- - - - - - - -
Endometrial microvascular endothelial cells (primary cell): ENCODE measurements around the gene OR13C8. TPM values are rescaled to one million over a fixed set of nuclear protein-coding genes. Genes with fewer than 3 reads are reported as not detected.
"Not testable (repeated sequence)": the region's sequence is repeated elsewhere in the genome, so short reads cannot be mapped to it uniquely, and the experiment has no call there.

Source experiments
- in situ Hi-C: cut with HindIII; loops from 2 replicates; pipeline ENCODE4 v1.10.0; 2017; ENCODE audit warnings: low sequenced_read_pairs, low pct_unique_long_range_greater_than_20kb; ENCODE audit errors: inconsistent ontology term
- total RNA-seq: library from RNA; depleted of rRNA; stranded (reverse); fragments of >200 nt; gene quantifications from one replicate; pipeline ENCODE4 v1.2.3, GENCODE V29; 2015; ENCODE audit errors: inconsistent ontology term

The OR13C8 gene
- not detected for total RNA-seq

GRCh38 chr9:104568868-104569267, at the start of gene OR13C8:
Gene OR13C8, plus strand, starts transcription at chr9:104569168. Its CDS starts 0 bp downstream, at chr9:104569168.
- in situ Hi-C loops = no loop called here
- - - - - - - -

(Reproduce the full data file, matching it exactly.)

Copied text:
Endometrial microvascular endothelial cells (primary cell): ENCODE measurements around the gene OR13C8. TPM values are rescaled to one million over a fixed set of nuclear protein-coding genes. Genes with fewer than 3 reads are reported as not detected.
"Not testable (repeated sequence)": the region's sequence is repeated elsewhere in the genome, so short reads cannot be mapped to it uniquely, and the experiment has no call there.

Source experiments
- in situ Hi-C: cut with HindIII; loops from 2 replicates; pipeline ENCODE4 v1.10.0; 2017; ENCODE audit warnings: low sequenced_read_pairs, low pct_unique_long_range_greater_than_20kb; ENCODE audit errors: inconsistent ontology term
- total RNA-seq: library from RNA; depleted of rRNA; stranded (reverse); fragments of >200 nt; gene quantifications from one replicate; pipeline ENCODE4 v1.2.3, GENCODE V29; 2015; ENCODE audit errors: inconsistent ontology term

The OR13C8 gene
- not detected for total RNA-seq

GRCh38 chr9:104568868-104569267, at the start of gene OR13C8:
Gene OR13C8, plus strand, starts transcription at chr9:104569168. Its CDS starts 0 bp downstream, at chr9:104569168.
- in situ Hi-C loops = no loop called here